Anonymous user #1

294 days ago
Score 0+-
You forgot to include WildTurtle's first LCS game as Caitlyn getting a PentaKill

Deligamer

294 days ago
Score 0+-
It was either that or Tabe's video, given the layout. I had to make a sacrifice :(

Anonymous user #2

294 days ago
Score 0+-
xPeke>all

Deligamer

294 days ago
Score 0+-
It even backdoored the article.

Anonymous user #3

294 days ago
Score 2+-
Keyd vs Incredible Miracle - IEM SP

Anonymous user #4

293 days ago
Score 0+-
No mention of a brand new team (SKT T1 #2 at the time) coming from nowhere to win the world finals while only losing one BO series since their entrance into their first season of OGN, where they lost to O-zone who went on to beat Blaze to win the title in the Spring series, they would they then beat KTB in a reverse all kill to win Champions Summer and storm the world championships and win it all, and for some reason this is a better story line than edward coming to America for some money and going back? Jesus.

Deligamer

293 days ago
Score 0+-

SKT T1: I elected to focus on Faker, but you've got a point. Wrong focus on my part, even though I had the facts right in front of me. That, and may have needed focus on the KTB/SKT K angle, as the two teams also faced each other in the deciding Bo5 with a World Championship spot at stakes.

Edward: The move kickstarted a trend (EU to NA, which Evil Geniuses, Dexter, and Bjergsen followed) and made Gambit's botlane foundations unstable. Upon Edward's return to Gambit, the Russian team's performances went back to M5 caliber. How could I *not* highlight it?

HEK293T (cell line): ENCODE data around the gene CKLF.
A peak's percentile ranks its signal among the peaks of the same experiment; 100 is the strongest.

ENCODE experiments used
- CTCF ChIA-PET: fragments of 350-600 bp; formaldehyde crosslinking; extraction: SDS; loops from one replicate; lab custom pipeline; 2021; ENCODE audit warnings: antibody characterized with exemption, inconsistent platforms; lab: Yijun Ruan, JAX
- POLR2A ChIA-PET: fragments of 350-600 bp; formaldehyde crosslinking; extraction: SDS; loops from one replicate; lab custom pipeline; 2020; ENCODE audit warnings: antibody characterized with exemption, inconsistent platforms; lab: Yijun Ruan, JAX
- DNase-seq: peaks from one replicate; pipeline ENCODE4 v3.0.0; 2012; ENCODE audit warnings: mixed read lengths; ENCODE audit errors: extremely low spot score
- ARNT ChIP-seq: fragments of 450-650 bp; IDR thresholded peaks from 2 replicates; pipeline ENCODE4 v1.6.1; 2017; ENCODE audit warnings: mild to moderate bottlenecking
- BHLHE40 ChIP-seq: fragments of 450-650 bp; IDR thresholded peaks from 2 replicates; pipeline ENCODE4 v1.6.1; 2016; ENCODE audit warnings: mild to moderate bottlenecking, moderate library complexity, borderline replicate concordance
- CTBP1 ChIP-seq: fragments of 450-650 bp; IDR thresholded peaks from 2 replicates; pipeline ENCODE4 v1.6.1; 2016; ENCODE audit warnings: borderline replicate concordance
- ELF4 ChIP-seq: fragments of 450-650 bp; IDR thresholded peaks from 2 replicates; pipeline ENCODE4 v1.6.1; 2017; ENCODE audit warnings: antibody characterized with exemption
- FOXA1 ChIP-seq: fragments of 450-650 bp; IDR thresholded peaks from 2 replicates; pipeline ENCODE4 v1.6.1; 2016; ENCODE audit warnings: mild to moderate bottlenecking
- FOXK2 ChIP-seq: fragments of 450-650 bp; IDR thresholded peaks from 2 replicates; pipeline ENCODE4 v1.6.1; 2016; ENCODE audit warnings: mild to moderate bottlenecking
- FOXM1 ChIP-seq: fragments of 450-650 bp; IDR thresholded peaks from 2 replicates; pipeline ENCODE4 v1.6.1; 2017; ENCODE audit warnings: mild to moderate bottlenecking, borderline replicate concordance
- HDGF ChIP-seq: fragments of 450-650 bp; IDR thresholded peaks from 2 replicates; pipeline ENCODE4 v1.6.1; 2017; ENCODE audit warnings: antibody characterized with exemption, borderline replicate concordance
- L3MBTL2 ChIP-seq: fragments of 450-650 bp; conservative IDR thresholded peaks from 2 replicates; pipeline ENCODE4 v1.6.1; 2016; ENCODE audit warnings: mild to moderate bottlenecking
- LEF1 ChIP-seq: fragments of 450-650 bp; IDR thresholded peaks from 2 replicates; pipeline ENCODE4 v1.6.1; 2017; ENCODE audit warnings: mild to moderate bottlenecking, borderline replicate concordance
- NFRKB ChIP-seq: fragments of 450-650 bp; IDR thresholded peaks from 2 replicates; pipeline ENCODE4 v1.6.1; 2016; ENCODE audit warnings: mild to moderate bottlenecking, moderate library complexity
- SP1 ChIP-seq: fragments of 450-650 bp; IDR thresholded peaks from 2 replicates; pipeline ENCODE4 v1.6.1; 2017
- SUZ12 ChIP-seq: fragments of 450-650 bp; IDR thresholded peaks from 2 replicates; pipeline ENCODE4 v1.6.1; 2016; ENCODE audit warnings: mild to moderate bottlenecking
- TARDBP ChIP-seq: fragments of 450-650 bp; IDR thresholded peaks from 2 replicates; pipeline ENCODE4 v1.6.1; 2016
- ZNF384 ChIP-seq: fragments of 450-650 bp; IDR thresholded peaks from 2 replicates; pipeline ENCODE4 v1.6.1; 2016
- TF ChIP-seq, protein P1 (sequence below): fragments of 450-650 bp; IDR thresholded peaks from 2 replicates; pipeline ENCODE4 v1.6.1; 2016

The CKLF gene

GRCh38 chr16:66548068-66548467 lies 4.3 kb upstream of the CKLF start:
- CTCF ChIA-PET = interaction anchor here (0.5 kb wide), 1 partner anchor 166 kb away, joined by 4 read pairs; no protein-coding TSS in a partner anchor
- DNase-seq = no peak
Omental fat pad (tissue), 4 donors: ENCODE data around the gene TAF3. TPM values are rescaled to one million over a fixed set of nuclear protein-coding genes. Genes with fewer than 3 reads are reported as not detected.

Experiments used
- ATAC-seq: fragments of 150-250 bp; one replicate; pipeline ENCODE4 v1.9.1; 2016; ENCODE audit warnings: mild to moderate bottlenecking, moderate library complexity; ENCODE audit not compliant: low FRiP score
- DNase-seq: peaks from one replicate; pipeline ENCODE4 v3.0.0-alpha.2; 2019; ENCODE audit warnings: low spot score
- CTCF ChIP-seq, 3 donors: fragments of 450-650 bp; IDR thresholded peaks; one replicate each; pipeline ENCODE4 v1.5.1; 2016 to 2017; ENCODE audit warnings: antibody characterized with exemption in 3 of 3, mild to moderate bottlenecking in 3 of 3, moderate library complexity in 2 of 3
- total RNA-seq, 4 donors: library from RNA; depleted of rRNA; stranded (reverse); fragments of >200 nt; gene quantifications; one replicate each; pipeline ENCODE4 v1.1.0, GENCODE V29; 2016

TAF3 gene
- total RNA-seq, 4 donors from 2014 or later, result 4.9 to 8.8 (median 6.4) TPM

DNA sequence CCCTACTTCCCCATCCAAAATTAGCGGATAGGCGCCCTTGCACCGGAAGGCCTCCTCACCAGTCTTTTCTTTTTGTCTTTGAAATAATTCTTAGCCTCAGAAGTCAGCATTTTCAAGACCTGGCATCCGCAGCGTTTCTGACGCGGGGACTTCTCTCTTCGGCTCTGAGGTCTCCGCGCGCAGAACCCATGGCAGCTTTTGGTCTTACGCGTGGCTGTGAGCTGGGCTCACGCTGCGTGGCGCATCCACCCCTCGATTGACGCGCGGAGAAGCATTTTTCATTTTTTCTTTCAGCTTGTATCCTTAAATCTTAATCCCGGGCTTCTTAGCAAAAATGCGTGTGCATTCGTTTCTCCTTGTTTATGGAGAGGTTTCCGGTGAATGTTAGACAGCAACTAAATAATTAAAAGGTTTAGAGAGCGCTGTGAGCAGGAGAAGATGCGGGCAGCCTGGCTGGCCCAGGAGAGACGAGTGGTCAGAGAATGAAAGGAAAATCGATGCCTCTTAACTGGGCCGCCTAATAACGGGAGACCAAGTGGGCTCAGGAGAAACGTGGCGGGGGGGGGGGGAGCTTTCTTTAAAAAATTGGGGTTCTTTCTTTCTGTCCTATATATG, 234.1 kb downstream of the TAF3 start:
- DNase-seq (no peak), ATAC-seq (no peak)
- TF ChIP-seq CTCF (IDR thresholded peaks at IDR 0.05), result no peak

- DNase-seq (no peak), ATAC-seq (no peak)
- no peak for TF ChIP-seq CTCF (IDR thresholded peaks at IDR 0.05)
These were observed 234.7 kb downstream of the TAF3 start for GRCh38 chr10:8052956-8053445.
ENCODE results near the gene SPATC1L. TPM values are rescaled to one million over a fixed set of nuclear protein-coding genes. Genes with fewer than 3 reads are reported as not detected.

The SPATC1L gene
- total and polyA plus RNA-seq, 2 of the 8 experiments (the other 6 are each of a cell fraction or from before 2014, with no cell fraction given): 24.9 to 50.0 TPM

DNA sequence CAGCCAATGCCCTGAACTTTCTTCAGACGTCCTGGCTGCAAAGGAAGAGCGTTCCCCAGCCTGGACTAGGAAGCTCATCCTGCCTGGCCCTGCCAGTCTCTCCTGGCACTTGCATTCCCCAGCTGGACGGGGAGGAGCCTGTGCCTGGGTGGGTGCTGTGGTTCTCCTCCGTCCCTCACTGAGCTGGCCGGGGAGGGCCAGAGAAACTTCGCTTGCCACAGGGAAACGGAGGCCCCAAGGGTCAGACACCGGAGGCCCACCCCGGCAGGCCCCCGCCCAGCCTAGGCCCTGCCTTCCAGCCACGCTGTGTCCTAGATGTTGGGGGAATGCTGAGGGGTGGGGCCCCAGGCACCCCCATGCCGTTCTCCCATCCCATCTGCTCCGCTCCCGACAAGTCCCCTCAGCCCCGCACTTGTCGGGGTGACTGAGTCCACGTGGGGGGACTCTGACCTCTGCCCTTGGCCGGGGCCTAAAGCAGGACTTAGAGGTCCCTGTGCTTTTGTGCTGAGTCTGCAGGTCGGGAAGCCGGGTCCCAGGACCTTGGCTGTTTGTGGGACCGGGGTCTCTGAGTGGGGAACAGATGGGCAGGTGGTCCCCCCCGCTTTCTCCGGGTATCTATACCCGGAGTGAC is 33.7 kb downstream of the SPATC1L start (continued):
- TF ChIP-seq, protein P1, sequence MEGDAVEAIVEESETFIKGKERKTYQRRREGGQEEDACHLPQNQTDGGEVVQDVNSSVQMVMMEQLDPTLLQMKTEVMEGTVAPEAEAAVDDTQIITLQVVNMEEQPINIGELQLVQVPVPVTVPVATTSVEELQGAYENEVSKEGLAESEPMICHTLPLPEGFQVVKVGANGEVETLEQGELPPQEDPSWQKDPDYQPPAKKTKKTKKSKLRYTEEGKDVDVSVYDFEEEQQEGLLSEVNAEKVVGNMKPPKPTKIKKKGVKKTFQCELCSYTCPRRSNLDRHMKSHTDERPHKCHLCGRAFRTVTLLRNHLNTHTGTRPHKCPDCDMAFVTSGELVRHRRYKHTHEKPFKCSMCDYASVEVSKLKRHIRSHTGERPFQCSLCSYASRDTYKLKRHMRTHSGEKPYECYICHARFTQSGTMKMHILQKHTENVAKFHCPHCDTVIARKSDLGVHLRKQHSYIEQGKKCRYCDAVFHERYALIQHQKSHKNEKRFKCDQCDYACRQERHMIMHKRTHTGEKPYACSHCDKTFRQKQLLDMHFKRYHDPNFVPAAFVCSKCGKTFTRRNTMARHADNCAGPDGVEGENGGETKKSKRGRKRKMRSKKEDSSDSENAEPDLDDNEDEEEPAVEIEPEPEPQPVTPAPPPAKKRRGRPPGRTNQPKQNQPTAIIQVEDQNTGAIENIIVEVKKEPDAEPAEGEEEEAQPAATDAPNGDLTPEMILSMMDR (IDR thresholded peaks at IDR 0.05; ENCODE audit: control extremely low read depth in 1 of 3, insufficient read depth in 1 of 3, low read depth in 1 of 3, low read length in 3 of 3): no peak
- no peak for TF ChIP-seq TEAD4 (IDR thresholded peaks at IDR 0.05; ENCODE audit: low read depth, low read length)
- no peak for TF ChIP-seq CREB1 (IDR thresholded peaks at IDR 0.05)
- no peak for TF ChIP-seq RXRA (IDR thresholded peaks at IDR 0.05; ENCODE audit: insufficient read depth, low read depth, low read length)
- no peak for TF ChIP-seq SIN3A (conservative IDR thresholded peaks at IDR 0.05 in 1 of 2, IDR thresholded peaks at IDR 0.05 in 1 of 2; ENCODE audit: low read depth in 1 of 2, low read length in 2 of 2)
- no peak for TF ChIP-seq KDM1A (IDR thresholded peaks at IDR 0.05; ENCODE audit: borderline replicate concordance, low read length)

Httkscorpion

292 days ago
Score 0+-
As well, although they won the championship, the article is about how the game evolved in the western world. SKT was really good, but I don't think they evolved the actual game, per se, just specific champions.

Anonymous user #5

293 days ago
Score 0+-
YOU GOT XPEKE'D!

Anonymous user #6

293 days ago
Score -1+-
So much focus on the 2 shittiest regions.

Httkscorpion

292 days ago
Score -1+-
I think NA and EU are actually 2nd and 3rd. No one denies Korea is the best, but that is the case for any pro game out there.

Anonymous user #6

291 days ago
Score 1+-
China's better than NA and EU.

Anonymous user #7

285 days ago
Score 0+-
Brokenshard and Arthelon talking shit and then getting stomped by EG and red buff should have taken spot #1-13

Anonymous user #8

283 days ago
Score 0+-
Kha' Ich. WHERE IS HE?

Anonymous user #9

257 days ago
Score 0+-
lol

Anonymous user #9

257 days ago
Score 0+-

Troll

GGWP